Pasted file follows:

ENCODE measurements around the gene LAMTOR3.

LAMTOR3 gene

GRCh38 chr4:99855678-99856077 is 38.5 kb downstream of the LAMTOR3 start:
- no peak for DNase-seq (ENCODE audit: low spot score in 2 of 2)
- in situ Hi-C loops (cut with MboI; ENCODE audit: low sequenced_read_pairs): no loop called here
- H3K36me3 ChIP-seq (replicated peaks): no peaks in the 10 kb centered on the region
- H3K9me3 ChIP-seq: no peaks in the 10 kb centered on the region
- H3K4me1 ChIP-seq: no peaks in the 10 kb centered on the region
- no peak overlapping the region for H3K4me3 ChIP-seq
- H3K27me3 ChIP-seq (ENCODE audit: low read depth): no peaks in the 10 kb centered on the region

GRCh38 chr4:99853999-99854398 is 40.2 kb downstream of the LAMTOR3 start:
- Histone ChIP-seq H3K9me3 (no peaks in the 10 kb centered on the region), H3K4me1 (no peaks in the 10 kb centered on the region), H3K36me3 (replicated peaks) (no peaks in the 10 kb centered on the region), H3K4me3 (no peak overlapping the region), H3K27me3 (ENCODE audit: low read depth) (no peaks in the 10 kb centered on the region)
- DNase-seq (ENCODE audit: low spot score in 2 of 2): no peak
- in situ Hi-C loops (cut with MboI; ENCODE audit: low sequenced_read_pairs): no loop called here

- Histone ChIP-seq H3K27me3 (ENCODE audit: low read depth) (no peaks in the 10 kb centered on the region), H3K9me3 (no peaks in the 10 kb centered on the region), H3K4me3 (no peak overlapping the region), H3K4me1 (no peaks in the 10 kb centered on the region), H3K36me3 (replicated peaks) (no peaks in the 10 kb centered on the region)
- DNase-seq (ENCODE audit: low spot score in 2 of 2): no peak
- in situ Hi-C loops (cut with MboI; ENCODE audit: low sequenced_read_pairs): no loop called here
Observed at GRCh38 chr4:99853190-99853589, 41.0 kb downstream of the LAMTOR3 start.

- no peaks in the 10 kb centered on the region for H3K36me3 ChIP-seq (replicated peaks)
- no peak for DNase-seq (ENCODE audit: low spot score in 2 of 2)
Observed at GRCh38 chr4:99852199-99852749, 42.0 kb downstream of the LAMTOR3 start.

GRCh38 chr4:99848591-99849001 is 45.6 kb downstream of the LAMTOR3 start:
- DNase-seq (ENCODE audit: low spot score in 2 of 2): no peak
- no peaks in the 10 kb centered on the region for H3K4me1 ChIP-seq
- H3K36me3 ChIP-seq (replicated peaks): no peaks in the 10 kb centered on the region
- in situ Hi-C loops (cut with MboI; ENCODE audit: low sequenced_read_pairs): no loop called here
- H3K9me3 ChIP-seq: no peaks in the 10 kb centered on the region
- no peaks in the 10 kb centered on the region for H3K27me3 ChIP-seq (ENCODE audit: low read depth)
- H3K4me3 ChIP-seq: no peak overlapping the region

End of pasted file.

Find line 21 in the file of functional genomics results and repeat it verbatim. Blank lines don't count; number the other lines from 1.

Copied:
Observed at GRCh38 chr4:99852199-99852749, 42.0 kb downstream of the LAMTOR3 start.